Malaysia: HDC Eyes Doubling Halal Product Exporters

| 16/07/2015 | Reply
KUALA LUMPUR, (Bernama) — As the Halal Industry Masterplan heads into its third phase next year, the Halal Industry Development Corporation (HDC) aims to double the number of companies exporting halal products to 1600.

imagesManaging Director/Chief Executive Officer Datuk Seri Jamil Bidin said the corporation which streamlines the development of the halal industry as a whole in Malaysia, is close to competing the second phase of efforts to place the country as an investment hub for the halal industry.

To date, investments in the local halal industry stands at RM15 billion, and achieving the target set by the HDC.

The Halal Industry Masterplan is a comprehensive strategic plan for the development of the sector with three phases. The first was from 2006-2010, and the second began in 2011 to end this year. The third phase starts next year and runs to 2020.

“For the third phase, the HDC hopes to see more local companies with the ability to export products to the global market.

“We also desire to witness the birth of more large companies which can become players in the global halal market,” Jamil told Bernama.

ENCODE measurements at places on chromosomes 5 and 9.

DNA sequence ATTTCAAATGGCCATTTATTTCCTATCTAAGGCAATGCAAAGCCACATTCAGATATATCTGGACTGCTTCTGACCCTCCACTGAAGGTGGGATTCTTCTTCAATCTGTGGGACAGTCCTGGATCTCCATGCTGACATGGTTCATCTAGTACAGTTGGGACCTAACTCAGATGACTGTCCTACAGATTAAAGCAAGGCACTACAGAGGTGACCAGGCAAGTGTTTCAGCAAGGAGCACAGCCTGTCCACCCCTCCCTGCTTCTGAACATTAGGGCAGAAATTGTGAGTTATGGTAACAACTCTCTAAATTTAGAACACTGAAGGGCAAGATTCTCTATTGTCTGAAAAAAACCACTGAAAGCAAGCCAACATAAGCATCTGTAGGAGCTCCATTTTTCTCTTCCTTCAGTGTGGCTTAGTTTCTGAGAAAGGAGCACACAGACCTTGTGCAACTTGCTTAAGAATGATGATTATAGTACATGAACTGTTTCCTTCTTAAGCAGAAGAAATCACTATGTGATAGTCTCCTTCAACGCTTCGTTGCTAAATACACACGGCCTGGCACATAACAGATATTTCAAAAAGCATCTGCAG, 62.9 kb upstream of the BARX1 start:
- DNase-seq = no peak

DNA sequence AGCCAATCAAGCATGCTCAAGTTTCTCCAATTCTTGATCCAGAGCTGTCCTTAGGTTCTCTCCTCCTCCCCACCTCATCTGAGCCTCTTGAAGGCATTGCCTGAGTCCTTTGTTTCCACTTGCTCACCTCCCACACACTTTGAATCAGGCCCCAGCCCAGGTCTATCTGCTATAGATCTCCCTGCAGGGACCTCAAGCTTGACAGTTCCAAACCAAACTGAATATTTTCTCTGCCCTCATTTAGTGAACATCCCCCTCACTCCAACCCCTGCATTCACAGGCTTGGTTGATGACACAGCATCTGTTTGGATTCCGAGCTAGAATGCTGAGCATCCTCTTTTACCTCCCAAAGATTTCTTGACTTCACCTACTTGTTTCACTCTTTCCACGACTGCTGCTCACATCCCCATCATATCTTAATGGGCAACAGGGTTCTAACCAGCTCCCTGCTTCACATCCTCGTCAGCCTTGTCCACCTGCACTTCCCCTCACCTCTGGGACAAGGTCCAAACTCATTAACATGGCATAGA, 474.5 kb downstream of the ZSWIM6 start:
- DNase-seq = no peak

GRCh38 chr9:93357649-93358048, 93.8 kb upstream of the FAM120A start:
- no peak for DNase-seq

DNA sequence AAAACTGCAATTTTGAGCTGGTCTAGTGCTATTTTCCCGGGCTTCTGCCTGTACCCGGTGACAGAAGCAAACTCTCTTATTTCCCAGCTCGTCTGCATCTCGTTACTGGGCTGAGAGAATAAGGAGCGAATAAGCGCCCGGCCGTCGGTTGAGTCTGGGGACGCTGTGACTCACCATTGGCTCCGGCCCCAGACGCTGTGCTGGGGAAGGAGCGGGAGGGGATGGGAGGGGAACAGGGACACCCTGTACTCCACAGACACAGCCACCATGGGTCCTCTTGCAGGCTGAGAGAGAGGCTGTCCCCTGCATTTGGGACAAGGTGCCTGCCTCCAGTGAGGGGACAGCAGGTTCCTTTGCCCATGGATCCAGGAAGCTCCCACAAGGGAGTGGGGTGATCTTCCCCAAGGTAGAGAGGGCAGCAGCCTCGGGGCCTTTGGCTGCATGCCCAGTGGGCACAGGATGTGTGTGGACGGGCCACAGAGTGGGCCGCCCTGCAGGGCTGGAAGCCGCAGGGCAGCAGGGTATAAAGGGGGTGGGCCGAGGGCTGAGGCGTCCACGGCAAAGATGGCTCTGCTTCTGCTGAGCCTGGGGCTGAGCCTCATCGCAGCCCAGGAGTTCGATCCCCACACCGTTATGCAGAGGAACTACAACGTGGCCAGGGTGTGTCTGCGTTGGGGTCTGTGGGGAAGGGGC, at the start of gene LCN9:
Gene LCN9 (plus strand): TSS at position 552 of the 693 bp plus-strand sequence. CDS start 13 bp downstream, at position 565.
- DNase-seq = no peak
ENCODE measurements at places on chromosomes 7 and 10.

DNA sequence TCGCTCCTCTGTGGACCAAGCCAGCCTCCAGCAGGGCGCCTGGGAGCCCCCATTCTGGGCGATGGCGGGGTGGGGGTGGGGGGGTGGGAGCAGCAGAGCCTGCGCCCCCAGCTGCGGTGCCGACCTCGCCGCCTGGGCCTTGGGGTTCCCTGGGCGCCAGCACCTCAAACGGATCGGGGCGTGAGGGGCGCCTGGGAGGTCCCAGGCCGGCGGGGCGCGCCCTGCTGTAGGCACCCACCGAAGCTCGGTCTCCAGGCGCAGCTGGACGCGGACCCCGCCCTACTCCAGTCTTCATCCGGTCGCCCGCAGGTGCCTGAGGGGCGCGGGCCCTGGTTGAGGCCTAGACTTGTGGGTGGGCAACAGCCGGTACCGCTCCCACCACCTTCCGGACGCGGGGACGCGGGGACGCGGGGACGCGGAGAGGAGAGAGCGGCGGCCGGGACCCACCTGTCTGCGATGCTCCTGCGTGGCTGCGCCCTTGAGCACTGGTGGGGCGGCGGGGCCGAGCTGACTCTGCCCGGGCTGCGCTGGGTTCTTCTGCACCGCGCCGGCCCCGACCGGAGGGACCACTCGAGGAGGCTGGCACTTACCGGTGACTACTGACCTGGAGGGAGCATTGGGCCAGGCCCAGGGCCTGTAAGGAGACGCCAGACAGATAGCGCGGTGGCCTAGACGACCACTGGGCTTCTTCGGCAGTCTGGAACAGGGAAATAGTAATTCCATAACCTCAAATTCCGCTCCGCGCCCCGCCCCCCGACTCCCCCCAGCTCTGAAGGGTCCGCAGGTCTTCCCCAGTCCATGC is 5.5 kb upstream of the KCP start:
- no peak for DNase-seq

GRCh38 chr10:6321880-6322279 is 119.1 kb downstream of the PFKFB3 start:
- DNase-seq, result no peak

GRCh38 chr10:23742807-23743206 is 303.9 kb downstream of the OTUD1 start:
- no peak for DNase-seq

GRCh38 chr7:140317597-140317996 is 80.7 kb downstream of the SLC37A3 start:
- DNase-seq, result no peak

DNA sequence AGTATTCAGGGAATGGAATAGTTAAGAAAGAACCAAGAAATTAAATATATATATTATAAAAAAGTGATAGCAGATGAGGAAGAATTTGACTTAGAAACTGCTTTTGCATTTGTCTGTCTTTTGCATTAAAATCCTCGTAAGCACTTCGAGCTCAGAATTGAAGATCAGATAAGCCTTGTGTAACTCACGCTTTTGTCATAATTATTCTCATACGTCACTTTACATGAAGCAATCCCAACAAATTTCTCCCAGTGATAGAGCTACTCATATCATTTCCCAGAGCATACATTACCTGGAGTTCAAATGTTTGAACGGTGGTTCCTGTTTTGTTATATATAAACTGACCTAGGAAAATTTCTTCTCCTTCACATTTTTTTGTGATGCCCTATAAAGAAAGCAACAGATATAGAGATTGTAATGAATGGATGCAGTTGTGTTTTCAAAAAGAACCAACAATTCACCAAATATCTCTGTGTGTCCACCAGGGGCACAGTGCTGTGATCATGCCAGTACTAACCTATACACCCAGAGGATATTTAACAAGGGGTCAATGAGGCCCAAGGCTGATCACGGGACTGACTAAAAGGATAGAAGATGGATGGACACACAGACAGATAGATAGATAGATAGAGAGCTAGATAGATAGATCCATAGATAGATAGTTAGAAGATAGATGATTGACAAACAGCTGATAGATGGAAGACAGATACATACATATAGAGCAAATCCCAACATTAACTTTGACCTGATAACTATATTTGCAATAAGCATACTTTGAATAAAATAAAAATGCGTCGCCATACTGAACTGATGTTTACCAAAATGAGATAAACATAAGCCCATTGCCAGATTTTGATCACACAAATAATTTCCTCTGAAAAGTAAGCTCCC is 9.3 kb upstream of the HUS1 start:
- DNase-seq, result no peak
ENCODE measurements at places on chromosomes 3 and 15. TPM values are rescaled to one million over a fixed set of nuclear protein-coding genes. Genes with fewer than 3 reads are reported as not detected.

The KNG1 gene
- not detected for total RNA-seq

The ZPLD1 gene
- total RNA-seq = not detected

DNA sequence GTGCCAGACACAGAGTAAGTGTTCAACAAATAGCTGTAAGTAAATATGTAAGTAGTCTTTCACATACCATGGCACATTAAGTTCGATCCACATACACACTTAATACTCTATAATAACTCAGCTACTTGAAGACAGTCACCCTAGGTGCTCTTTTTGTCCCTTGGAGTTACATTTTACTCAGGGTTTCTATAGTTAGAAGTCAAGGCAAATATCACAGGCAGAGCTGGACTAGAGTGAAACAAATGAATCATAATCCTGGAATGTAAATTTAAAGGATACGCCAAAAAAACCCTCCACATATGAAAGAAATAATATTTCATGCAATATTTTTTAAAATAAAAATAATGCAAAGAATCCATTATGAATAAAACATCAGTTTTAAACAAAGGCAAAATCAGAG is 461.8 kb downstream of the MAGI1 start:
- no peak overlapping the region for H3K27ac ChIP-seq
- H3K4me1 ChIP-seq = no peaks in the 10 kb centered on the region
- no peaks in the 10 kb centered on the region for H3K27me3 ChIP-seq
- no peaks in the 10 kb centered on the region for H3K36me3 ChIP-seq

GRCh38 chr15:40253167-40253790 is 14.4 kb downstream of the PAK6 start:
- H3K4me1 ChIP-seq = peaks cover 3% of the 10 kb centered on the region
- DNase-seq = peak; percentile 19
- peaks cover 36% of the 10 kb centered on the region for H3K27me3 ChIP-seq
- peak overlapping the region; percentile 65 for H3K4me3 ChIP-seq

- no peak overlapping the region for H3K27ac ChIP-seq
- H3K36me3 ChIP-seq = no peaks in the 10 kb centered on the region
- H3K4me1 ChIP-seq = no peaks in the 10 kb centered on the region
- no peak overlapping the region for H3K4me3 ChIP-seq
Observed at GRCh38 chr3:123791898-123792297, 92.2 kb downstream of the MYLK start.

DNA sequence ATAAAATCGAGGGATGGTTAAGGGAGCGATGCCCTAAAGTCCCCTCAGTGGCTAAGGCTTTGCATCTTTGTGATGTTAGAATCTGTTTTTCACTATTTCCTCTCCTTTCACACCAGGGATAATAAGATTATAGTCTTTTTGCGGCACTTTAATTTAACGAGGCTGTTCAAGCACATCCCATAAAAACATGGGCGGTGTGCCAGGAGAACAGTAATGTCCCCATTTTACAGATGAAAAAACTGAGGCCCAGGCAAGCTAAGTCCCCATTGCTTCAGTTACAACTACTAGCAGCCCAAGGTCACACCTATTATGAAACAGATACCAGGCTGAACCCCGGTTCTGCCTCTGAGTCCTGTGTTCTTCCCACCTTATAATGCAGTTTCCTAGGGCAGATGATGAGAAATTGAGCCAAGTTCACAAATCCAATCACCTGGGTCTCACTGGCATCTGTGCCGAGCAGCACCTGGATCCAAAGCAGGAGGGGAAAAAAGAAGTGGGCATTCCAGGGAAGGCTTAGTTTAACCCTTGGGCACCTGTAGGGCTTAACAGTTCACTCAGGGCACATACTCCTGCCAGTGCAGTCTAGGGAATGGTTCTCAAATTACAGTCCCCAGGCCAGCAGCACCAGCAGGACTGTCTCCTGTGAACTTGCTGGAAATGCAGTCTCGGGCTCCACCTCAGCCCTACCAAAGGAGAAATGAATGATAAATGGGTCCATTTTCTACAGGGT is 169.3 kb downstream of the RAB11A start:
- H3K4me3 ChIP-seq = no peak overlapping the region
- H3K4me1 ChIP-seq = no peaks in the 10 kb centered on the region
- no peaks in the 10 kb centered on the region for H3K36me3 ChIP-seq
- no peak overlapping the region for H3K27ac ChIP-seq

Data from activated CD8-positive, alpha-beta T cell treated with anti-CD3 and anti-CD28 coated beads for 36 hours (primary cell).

He cited Bangladesh, India and Pakistan as markets with the potential to be explored by Malaysian halal industry players, particularly those involved in the food and beverages segment.

“The large Muslim population in these countries will see increasing demand for halal products and the local players should take the opportunity to research consumer needs there,” Jamil said.

“Indonesia also deserves attention as the market is always expanding due to an annual increase in the population and for the fact that it is a close neighbour,” he added.

He said Malaysia will work closely with Japan which is now aggressively developing the halal industry, mainly due to it staging the 2020 Olympics.

“Recognising that the Games also involve Muslim athletes, Japan, through the Japan External Trade Organisation (Jetro), wants to be ready to serve their needs.

“At the same time, Japan wants to make available halal products for visitors making that country their holiday destination,” Jamil added.

Other than Japan, the HDC also wants the larger companies in Malaysia to explore and enter the markets of other Islamic countries.

Malaysia is seen as having a complete halal industry ecosystem and was now in the stage of enhancing planning for cooperation.

For the first quarter of 2015, the HDC registered an export value of RM10.81 billion, a 17.74 per cent improvement over the RM9.18 billion posted in the same period of last year.

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Category: Asia, Finance & Investment

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